“What wouldn’t I give for a good night’s rest?”
If you’re like many people, you’ve said this at least once and maybe more. And as we age, sleeping problems and sleep disorders become more common. According to a 2003 poll done by the National Sleep Foundation, 44 percent of older adults regularly experience some insomnia. It usually takes longer to get to sleep, more time is spent in the lighter stages than in the deepest (and most restorative) stages, and it’s harder to sleep for one long stretch.
For seniors, the consequences can sometimes be devastating. They are so drowsy in the day that they end up crashing their car or taking a life-altering fall. Generally though, sleep deprivation shows up in other subtler ways: through depressions, forgetfulness or problems focusing. According to Kim Estes, Brookdale’s SVP of Clinical Services, sleep impairment can also lead to an increased risk of cardiovascular disease, diabetes and breast cancer.
How Aging Affects Sleep
According to Estes, chronic medical problems are partly to blame for the decline in sleep. For instance, hypertension is associated with both snoring and sleep apnea. Other conditions that interfere include a frequent need to urinate, chronic pain, asthma, diabetes, osteoporosis and gastroesophageal reflux disease (GERD). In addition, many menopausal and post-menopausal women experience symptoms such as hot flashes that wake them up in the middle of the night. Finally, older people tend to take a lot of medication, and the combinations of drugs, as well as their side effects, can impair sleep.
Managing Sleep Problems
The first step in trying to improve your sleep is talking with your doctor, who can review your medications and come up with a treatment plan which may include a referral to a sleep specialist. Sleep medication can help manage short-term insomnia, but it shouldn’t be the first line of treatment unless you have a true sleep disorder such as restless legs syndrome. Keep in mind that over-the-counter sleep medications can have harsh side effects for seniors, such as dizziness, difficulty with balance and daytime drowsiness. They can also be habit-forming.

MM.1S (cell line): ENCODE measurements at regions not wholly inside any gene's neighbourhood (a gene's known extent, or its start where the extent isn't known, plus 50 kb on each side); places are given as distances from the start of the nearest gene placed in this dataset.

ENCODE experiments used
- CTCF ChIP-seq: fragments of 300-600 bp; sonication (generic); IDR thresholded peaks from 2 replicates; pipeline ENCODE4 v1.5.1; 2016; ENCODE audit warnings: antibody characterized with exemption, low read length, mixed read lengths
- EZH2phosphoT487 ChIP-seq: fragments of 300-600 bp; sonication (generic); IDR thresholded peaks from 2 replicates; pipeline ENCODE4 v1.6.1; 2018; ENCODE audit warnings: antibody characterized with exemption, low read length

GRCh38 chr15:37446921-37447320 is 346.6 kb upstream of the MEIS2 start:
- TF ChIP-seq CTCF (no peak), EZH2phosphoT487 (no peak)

No matter what type of sleep issue you have, make it a point to work on your sleep hygiene. Estes recommends starting off by creating a consistent sleep schedule as well as a regular bedtime routine that includes relaxing activities like deep breathing or taking a bath. Also, ensure your bedroom is quiet, cool and dark. (A sleep mask can help block out light while ear plugs or a white noise machine can block out sounds like snoring.)
“Turn off the TV and computer at least one hour before bed to try to boost your melatonin levels,” advises Estes. “Some seniors are low on this natural hormone that lets the body and brain know when it is time to sleep.” Because bright sunlight is known to help regulate melatonin, aim to get at least two hours of sunlight a day. If you can’t get outdoors, keep curtains open during the day or use a light therapy box. Some people take melatonin supplements, but be aware that the effects haven’t been well-studied.
Short naps might also help, but make sure to take your siestas early in the day so that they don’t interfere with your nighttime sleep. Other daytime habits to consider include:
- Eating a healthy diet
- Avoiding big meals or spicy food before bedtime (a light snack is okay)
- Limiting the amount of caffeine you consume
- Avoiding alcohol before bedtime
- Cutting down on fluids in the evenings
- Partaking in regular aerobic exercise
- Finding a support group or a counselor if you feel depressed or emotionally stressed
“Too many sleep problems in older adults go undiagnosed and untreated simply because people have the misconception that nothing can be done,” says Estes. But despite the sleep challenges that older adults face, chronic insomnia and daytime sleepiness are not an inevitable consequence of aging.
Here’s wishing you a good night’s rest and sweet dreams!
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